• %temp%F.tmp
  • %temp%/10.tmp
  • %temp%/11.tmp
  • %temp%/~TM12.tmp
  • %temp%/~TM13.tmp
  • %temp%/14.tmp

5.1       Execution

Available in the in-depth report

6         Windows / Browser Hooks

Carberp will hook the Export table of a number of WININET.dll and USER32.dll functions. The most important ones being

  • WININET.dll
    • InternetReadFile
    • InternetCloseHandle
    • HttpSendRequestA/W
    • InternetReadFileExA/W
    • HttpSendRequestExA/W

More details available in the in-depth report.

7         Hidden files (for activation after restart)

As the Trojan won’t make any permanent changes to the system, Carberp needs to make sure that it is re-activated after a system restart.

It is performing this task by copying itself to the Startup section of the currently logged on user (c:documents and settings<USER>Start MenuProgramsStartup) with chkntfs.exe in our case. The MD5 is exactly the same as the initial dropper itself.

However the file is hidden from the operating system and you won’t find it with the Windows Explorer or even with the command line. Even the “old” tab-complete trick doesn’t work and this file is really completely invisible.

Special tools such as GMER can make it visible

8         Internet traffic interception (stealing of real-time data)

As discussed before, Carberp has full visibility and control over any internet transactions and it will send off every single password, one-time-token, … for every single login in real-time. It is one of these new Trojans that won’t just collect the data and use it much later, it will send the information out of the computer before it is sent to the real recipient (e.g. our bank).

More details in the in-depth report

9         Detection

This Trojan is very hard to detect without external tools… Obviously TrustDefender detects and protects against it straight out of the box.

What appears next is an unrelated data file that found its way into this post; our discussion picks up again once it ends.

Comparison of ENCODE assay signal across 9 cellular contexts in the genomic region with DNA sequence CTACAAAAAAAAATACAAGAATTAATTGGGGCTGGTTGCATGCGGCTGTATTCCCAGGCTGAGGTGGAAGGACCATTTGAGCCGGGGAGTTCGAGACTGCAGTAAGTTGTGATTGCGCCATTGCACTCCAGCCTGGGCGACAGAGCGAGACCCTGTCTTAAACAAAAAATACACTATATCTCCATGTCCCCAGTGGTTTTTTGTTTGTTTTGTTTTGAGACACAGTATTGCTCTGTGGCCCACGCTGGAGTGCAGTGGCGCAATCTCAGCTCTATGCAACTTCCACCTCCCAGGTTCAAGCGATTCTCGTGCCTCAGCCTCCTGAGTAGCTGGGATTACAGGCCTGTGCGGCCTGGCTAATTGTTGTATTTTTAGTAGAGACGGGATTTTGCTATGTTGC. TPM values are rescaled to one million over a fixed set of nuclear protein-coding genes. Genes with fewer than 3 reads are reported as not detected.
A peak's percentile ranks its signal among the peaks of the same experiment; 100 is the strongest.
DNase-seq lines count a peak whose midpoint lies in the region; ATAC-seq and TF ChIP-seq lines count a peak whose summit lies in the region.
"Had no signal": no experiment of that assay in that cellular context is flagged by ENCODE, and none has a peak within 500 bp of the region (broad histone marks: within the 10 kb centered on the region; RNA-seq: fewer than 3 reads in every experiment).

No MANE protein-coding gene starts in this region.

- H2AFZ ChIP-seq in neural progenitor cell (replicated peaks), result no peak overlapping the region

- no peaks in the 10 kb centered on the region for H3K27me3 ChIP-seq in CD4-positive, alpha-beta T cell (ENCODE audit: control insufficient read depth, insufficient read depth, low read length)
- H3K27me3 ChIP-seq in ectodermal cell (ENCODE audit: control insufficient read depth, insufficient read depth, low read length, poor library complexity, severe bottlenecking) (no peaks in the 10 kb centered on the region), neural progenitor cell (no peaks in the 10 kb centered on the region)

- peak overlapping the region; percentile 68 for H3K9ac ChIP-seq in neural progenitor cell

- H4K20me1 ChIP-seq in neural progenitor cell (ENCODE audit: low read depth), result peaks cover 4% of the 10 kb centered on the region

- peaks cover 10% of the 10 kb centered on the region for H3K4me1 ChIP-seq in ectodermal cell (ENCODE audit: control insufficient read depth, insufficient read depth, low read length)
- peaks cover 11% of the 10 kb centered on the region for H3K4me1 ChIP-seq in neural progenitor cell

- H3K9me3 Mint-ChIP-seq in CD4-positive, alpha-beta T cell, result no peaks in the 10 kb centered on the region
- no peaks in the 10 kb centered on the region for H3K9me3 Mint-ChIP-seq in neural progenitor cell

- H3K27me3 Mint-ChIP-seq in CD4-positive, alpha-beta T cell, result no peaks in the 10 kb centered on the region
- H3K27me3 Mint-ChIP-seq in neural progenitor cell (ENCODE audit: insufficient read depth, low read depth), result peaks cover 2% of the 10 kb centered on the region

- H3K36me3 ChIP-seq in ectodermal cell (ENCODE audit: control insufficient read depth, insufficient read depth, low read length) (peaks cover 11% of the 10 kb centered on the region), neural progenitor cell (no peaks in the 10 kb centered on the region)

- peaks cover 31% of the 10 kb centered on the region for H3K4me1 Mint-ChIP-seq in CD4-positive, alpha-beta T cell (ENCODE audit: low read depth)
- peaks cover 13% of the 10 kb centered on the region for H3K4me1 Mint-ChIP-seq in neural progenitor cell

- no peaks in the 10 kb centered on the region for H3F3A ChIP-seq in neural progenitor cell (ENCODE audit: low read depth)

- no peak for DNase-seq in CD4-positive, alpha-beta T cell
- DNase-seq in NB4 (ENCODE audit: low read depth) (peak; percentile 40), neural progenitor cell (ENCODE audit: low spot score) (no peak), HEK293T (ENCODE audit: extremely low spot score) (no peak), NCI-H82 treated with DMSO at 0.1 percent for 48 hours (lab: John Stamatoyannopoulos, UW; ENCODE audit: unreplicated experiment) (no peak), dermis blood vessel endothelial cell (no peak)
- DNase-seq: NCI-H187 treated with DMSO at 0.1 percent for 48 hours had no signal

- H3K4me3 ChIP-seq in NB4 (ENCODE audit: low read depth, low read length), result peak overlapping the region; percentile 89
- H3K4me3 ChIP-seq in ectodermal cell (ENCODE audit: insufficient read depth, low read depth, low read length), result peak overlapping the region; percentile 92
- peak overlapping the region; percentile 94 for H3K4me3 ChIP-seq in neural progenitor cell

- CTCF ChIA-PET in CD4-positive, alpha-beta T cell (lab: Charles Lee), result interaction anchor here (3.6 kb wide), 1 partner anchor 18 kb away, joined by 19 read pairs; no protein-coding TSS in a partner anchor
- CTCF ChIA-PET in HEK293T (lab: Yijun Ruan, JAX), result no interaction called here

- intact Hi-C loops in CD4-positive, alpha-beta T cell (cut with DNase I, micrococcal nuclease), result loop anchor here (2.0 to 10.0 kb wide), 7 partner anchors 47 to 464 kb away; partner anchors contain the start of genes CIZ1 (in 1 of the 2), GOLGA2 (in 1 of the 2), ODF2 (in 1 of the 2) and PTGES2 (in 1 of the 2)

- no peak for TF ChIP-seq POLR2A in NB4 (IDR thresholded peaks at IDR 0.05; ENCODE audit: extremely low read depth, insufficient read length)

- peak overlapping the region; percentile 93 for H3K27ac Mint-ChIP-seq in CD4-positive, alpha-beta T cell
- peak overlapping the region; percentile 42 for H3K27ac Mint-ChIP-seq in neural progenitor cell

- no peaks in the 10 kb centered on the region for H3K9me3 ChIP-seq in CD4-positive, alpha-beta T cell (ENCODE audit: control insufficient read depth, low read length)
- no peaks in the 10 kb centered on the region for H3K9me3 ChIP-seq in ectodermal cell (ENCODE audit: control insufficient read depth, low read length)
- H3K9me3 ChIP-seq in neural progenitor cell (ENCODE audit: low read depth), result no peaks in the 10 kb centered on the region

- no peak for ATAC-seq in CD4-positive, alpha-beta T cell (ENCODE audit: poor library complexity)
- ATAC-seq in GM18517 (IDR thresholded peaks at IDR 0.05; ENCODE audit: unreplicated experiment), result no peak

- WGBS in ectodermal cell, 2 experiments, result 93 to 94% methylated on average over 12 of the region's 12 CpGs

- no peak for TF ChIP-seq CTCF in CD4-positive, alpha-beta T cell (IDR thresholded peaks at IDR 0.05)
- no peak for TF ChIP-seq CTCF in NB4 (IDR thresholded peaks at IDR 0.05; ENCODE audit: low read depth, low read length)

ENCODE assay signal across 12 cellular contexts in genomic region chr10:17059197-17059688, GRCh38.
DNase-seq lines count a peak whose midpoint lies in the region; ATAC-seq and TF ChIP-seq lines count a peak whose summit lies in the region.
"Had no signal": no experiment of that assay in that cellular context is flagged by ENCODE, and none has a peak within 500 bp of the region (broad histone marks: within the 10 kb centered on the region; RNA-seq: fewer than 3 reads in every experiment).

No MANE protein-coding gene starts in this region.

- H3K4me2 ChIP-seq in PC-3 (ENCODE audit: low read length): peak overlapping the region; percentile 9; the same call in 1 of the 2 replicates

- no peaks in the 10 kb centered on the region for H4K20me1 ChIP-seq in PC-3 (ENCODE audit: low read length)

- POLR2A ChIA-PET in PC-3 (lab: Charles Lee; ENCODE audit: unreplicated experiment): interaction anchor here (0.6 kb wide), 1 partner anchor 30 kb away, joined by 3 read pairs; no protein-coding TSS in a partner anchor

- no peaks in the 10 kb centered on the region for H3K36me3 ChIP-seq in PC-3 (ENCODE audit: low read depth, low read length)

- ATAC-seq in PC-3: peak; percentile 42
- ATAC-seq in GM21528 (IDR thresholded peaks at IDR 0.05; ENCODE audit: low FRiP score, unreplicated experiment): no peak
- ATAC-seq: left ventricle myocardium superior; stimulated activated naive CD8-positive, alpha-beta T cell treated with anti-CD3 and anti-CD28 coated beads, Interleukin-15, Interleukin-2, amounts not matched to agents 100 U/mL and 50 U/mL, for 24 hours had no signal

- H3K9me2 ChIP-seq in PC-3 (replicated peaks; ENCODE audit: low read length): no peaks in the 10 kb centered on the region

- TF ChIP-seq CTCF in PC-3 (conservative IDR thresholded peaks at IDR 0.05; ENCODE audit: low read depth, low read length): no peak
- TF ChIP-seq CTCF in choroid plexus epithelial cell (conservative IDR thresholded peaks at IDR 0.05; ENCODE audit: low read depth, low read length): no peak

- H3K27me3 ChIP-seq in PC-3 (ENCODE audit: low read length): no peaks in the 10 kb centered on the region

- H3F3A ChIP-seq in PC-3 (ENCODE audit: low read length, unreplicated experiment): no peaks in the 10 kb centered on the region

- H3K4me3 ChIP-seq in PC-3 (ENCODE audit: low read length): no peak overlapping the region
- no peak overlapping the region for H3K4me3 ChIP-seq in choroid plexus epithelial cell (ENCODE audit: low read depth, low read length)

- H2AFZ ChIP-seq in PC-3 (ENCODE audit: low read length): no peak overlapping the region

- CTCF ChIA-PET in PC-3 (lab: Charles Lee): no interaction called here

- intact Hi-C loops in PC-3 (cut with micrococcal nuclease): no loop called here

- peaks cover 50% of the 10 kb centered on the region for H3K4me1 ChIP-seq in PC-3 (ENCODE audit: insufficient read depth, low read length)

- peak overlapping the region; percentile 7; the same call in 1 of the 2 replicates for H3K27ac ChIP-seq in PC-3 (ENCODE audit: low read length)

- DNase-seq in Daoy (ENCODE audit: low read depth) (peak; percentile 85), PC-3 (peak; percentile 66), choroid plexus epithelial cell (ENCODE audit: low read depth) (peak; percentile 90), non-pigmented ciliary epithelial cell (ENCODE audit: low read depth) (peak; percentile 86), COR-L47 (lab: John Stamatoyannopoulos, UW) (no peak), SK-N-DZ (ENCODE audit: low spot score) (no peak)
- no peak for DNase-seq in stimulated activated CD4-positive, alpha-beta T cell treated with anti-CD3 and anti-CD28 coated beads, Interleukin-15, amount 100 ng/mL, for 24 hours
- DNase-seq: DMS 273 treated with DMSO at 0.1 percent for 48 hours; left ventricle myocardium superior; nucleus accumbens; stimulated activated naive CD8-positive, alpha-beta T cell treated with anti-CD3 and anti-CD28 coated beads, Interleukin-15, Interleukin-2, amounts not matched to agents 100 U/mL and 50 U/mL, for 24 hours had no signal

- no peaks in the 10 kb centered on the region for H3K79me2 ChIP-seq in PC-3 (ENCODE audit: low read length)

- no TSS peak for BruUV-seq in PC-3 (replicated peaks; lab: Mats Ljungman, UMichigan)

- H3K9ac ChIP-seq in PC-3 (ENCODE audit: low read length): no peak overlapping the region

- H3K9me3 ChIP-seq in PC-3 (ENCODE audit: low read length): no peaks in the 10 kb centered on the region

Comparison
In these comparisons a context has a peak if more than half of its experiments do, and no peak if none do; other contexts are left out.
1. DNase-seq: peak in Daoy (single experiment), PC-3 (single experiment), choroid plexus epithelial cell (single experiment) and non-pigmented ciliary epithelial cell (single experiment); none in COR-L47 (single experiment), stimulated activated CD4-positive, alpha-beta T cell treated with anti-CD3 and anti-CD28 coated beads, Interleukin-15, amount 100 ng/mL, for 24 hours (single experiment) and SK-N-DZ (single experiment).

The best way to spot a detection is to use the process explorer from Microsoft’s Sysinternals tools (www.sysinternals.com).

Once you start procexp.exe, click on the explorer.exe process and select “View” from the menu and choose “Show Lower Pane”.

At the end of the list, in the “Thread” section, check to see whether there are any threads in a <non-existent Process>. If yes, you are infected. If no, you should be ok from Carberp.

10    Downloaded modules (miniav.plug, passw.plug, stopav.plug)

While we still analyse and work through these downloaded components, we have seen two of these plugins before and they were designed to disable current Antivirus Protection (stopav.plug) and check for the existence of other trojans (miniav.plug). We have seen detection routines for Zeus and Limbo.

While we are still working on the details, this highlights an interesting approach that the Trojan writers are using. They know that if they can compromise a computer, chances might be high that there is already another Trojan running on this machine and they want to make sure that

  • multiple different Trojans do not interfere with each other
  • the same stolen credentials will not be sent to multiple C&C servers as this would decrease the value and the uniqueness of the data.

11         Appendix: How does TrustDefender deal with it?

The TrustDefender Agent will fully detect and protect against Carberp in various ways straight out of the box. TrustDefender doesn’t need signatures or pattern updates and our online transaction security solution was designed to protect the user and the financial institution right from the start.

More information can be found in the in-depth report or please contact us at info@trustdefender.com

[1] well, if you didn’t care about your security, chances are high that you get infected multiple times